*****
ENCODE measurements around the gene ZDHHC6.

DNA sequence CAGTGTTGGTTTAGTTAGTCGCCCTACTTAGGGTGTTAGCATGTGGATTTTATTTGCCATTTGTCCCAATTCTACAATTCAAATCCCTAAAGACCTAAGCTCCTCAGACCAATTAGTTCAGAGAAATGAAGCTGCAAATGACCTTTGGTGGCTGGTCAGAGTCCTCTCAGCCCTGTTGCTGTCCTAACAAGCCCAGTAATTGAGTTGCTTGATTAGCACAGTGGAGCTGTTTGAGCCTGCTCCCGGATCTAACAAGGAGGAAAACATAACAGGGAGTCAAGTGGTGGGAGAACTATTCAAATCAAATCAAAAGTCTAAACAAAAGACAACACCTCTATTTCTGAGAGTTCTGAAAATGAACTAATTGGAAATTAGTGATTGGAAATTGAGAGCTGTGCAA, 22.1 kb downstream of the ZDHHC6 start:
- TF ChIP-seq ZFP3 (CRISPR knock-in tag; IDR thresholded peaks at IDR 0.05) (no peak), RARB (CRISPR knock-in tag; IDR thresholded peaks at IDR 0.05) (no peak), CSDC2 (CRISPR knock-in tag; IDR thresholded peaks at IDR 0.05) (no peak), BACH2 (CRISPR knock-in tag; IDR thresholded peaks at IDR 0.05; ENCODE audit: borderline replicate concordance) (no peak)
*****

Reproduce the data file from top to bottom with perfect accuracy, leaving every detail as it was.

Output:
ENCODE measurements around the gene ZDHHC6.

DNA sequence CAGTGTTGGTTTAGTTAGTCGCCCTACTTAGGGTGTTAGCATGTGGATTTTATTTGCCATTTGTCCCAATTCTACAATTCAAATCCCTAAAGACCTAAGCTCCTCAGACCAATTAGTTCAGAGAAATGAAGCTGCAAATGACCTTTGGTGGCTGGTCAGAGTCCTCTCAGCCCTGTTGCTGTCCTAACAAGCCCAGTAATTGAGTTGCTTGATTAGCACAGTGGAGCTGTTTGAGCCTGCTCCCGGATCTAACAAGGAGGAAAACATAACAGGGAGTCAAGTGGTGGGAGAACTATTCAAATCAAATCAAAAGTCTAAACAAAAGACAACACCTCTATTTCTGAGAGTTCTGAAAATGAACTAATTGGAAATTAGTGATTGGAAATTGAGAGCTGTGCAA, 22.1 kb downstream of the ZDHHC6 start:
- TF ChIP-seq ZFP3 (CRISPR knock-in tag; IDR thresholded peaks at IDR 0.05) (no peak), RARB (CRISPR knock-in tag; IDR thresholded peaks at IDR 0.05) (no peak), CSDC2 (CRISPR knock-in tag; IDR thresholded peaks at IDR 0.05) (no peak), BACH2 (CRISPR knock-in tag; IDR thresholded peaks at IDR 0.05; ENCODE audit: borderline replicate concordance) (no peak)